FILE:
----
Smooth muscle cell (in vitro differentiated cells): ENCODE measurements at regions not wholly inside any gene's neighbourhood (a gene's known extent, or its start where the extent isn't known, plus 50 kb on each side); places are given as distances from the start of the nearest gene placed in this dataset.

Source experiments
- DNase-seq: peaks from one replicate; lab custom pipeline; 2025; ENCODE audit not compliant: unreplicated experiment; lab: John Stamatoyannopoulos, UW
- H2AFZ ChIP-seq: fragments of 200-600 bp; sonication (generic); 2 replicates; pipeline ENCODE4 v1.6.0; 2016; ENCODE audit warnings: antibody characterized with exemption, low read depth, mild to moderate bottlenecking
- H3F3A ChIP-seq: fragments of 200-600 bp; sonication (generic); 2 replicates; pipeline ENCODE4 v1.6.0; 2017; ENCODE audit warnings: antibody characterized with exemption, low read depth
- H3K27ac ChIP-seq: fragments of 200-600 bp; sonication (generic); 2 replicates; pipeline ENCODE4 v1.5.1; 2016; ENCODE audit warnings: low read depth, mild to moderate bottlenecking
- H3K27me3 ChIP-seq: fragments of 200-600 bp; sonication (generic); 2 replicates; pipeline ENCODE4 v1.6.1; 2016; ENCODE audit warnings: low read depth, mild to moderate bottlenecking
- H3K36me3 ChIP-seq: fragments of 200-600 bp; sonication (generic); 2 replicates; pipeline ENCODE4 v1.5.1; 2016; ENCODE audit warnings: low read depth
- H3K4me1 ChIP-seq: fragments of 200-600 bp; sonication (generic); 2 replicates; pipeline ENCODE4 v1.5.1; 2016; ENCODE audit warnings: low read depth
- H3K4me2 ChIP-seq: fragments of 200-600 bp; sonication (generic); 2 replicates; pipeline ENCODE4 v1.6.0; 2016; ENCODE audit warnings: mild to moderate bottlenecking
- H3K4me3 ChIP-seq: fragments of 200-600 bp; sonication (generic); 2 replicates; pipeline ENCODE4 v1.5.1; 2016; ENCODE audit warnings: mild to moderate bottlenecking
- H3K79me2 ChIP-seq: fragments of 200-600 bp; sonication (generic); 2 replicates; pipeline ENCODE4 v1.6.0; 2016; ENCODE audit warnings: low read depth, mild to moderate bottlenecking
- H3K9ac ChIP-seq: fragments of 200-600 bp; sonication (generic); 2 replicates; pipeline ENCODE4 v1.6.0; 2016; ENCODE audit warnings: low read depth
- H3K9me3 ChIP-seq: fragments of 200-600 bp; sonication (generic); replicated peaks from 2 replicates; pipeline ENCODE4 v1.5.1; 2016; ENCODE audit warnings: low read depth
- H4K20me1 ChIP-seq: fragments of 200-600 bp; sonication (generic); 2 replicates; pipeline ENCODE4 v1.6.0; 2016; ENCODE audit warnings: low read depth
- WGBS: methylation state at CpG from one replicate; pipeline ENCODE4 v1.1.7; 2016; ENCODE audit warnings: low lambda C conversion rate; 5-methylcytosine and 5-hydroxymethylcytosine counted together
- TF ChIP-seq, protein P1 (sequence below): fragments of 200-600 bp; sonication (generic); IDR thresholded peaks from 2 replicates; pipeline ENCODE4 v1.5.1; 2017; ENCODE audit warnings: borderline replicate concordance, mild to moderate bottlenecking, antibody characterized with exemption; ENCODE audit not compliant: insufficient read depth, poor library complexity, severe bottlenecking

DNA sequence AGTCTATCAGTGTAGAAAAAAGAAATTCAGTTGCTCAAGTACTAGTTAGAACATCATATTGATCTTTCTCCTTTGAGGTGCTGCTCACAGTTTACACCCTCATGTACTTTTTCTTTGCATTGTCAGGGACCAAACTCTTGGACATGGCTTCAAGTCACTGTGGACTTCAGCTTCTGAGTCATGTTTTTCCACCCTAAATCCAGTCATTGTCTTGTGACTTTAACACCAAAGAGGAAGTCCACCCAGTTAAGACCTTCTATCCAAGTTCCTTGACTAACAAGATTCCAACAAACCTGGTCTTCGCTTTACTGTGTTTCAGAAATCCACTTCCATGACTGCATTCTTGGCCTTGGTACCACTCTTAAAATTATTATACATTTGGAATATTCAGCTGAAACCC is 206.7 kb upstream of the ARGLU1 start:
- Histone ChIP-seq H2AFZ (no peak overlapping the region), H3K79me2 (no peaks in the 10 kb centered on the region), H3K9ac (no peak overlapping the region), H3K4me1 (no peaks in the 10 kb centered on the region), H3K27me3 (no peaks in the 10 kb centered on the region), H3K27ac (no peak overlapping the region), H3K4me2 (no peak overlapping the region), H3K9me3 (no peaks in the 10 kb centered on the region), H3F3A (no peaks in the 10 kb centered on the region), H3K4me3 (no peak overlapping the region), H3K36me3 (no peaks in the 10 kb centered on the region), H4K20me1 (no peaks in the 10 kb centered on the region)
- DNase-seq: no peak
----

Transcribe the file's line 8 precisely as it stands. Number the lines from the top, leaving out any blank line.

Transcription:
- H3K36me3 ChIP-seq: fragments of 200-600 bp; sonication (generic); 2 replicates; pipeline ENCODE4 v1.5.1; 2016; ENCODE audit warnings: low read depth